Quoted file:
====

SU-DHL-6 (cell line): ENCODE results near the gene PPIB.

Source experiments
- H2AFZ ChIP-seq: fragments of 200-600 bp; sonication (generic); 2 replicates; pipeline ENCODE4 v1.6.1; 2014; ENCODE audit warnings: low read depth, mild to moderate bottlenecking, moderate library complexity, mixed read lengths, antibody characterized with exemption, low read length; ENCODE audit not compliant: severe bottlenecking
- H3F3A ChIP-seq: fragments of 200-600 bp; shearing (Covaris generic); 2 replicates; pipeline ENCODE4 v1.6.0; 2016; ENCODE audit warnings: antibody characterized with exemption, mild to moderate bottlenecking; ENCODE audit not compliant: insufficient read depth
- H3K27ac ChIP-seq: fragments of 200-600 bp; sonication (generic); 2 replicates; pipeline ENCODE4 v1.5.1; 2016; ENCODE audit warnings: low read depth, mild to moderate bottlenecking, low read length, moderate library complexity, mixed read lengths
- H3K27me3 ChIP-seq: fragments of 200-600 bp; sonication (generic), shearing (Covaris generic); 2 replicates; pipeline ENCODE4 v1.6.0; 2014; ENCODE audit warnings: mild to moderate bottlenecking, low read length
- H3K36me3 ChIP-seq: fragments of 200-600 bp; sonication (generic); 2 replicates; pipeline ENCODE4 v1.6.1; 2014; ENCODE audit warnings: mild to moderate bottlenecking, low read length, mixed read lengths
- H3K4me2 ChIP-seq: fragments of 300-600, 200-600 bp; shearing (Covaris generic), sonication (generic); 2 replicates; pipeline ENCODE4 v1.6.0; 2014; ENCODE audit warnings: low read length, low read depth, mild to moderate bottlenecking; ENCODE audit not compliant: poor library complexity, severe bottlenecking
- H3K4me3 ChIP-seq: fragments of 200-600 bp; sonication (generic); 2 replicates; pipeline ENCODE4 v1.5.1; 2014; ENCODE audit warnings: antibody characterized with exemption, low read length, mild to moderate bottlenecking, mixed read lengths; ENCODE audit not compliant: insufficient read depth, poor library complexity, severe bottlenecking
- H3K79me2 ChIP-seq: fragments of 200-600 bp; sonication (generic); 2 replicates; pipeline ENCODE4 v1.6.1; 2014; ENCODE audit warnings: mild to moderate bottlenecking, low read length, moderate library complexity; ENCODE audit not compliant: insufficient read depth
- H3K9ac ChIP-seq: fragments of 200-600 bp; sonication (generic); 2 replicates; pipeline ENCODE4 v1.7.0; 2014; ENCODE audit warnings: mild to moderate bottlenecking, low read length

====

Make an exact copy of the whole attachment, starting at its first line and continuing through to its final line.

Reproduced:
SU-DHL-6 (cell line): ENCODE results near the gene PPIB.

Source experiments
- H2AFZ ChIP-seq: fragments of 200-600 bp; sonication (generic); 2 replicates; pipeline ENCODE4 v1.6.1; 2014; ENCODE audit warnings: low read depth, mild to moderate bottlenecking, moderate library complexity, mixed read lengths, antibody characterized with exemption, low read length; ENCODE audit not compliant: severe bottlenecking
- H3F3A ChIP-seq: fragments of 200-600 bp; shearing (Covaris generic); 2 replicates; pipeline ENCODE4 v1.6.0; 2016; ENCODE audit warnings: antibody characterized with exemption, mild to moderate bottlenecking; ENCODE audit not compliant: insufficient read depth
- H3K27ac ChIP-seq: fragments of 200-600 bp; sonication (generic); 2 replicates; pipeline ENCODE4 v1.5.1; 2016; ENCODE audit warnings: low read depth, mild to moderate bottlenecking, low read length, moderate library complexity, mixed read lengths
- H3K27me3 ChIP-seq: fragments of 200-600 bp; sonication (generic), shearing (Covaris generic); 2 replicates; pipeline ENCODE4 v1.6.0; 2014; ENCODE audit warnings: mild to moderate bottlenecking, low read length
- H3K36me3 ChIP-seq: fragments of 200-600 bp; sonication (generic); 2 replicates; pipeline ENCODE4 v1.6.1; 2014; ENCODE audit warnings: mild to moderate bottlenecking, low read length, mixed read lengths
- H3K4me2 ChIP-seq: fragments of 300-600, 200-600 bp; shearing (Covaris generic), sonication (generic); 2 replicates; pipeline ENCODE4 v1.6.0; 2014; ENCODE audit warnings: low read length, low read depth, mild to moderate bottlenecking; ENCODE audit not compliant: poor library complexity, severe bottlenecking
- H3K4me3 ChIP-seq: fragments of 200-600 bp; sonication (generic); 2 replicates; pipeline ENCODE4 v1.5.1; 2014; ENCODE audit warnings: antibody characterized with exemption, low read length, mild to moderate bottlenecking, mixed read lengths; ENCODE audit not compliant: insufficient read depth, poor library complexity, severe bottlenecking
- H3K79me2 ChIP-seq: fragments of 200-600 bp; sonication (generic); 2 replicates; pipeline ENCODE4 v1.6.1; 2014; ENCODE audit warnings: mild to moderate bottlenecking, low read length, moderate library complexity; ENCODE audit not compliant: insufficient read depth
- H3K9ac ChIP-seq: fragments of 200-600 bp; sonication (generic); 2 replicates; pipeline ENCODE4 v1.7.0; 2014; ENCODE audit warnings: mild to moderate bottlenecking, low read length